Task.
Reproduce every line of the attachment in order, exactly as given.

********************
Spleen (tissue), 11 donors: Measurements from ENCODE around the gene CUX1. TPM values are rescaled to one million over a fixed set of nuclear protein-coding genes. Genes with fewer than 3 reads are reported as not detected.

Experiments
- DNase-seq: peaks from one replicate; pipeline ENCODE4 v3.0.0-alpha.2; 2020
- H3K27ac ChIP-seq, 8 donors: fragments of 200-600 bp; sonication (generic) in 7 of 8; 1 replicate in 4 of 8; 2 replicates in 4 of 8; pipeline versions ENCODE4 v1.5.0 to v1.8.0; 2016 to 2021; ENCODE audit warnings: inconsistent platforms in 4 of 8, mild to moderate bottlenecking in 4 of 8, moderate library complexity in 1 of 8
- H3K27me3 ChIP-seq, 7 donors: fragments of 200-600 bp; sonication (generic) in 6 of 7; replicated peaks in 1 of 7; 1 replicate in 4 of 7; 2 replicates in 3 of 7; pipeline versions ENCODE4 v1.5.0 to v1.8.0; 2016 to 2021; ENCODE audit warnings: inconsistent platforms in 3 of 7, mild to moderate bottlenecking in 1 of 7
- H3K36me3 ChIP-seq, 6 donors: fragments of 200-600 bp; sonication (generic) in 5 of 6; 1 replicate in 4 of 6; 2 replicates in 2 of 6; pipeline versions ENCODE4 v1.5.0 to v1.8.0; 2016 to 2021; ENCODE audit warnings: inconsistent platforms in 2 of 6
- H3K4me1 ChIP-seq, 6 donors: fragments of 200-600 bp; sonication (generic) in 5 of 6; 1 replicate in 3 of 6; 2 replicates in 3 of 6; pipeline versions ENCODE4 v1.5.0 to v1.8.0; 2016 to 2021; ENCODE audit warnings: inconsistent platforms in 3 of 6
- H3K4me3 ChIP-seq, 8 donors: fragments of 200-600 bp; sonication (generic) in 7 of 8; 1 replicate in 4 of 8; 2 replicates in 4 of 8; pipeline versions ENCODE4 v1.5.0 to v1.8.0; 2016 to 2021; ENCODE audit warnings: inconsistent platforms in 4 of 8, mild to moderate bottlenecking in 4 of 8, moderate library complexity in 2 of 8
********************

Spleen (tissue), 11 donors: Measurements from ENCODE around the gene CUX1. TPM values are rescaled to one million over a fixed set of nuclear protein-coding genes. Genes with fewer than 3 reads are reported as not detected.

Experiments
- DNase-seq: peaks from one replicate; pipeline ENCODE4 v3.0.0-alpha.2; 2020
- H3K27ac ChIP-seq, 8 donors: fragments of 200-600 bp; sonication (generic) in 7 of 8; 1 replicate in 4 of 8; 2 replicates in 4 of 8; pipeline versions ENCODE4 v1.5.0 to v1.8.0; 2016 to 2021; ENCODE audit warnings: inconsistent platforms in 4 of 8, mild to moderate bottlenecking in 4 of 8, moderate library complexity in 1 of 8
- H3K27me3 ChIP-seq, 7 donors: fragments of 200-600 bp; sonication (generic) in 6 of 7; replicated peaks in 1 of 7; 1 replicate in 4 of 7; 2 replicates in 3 of 7; pipeline versions ENCODE4 v1.5.0 to v1.8.0; 2016 to 2021; ENCODE audit warnings: inconsistent platforms in 3 of 7, mild to moderate bottlenecking in 1 of 7
- H3K36me3 ChIP-seq, 6 donors: fragments of 200-600 bp; sonication (generic) in 5 of 6; 1 replicate in 4 of 6; 2 replicates in 2 of 6; pipeline versions ENCODE4 v1.5.0 to v1.8.0; 2016 to 2021; ENCODE audit warnings: inconsistent platforms in 2 of 6
- H3K4me1 ChIP-seq, 6 donors: fragments of 200-600 bp; sonication (generic) in 5 of 6; 1 replicate in 3 of 6; 2 replicates in 3 of 6; pipeline versions ENCODE4 v1.5.0 to v1.8.0; 2016 to 2021; ENCODE audit warnings: inconsistent platforms in 3 of 6
- H3K4me3 ChIP-seq, 8 donors: fragments of 200-600 bp; sonication (generic) in 7 of 8; 1 replicate in 4 of 8; 2 replicates in 4 of 8; pipeline versions ENCODE4 v1.5.0 to v1.8.0; 2016 to 2021; ENCODE audit warnings: inconsistent platforms in 4 of 8, mild to moderate bottlenecking in 4 of 8, moderate library complexity in 2 of 8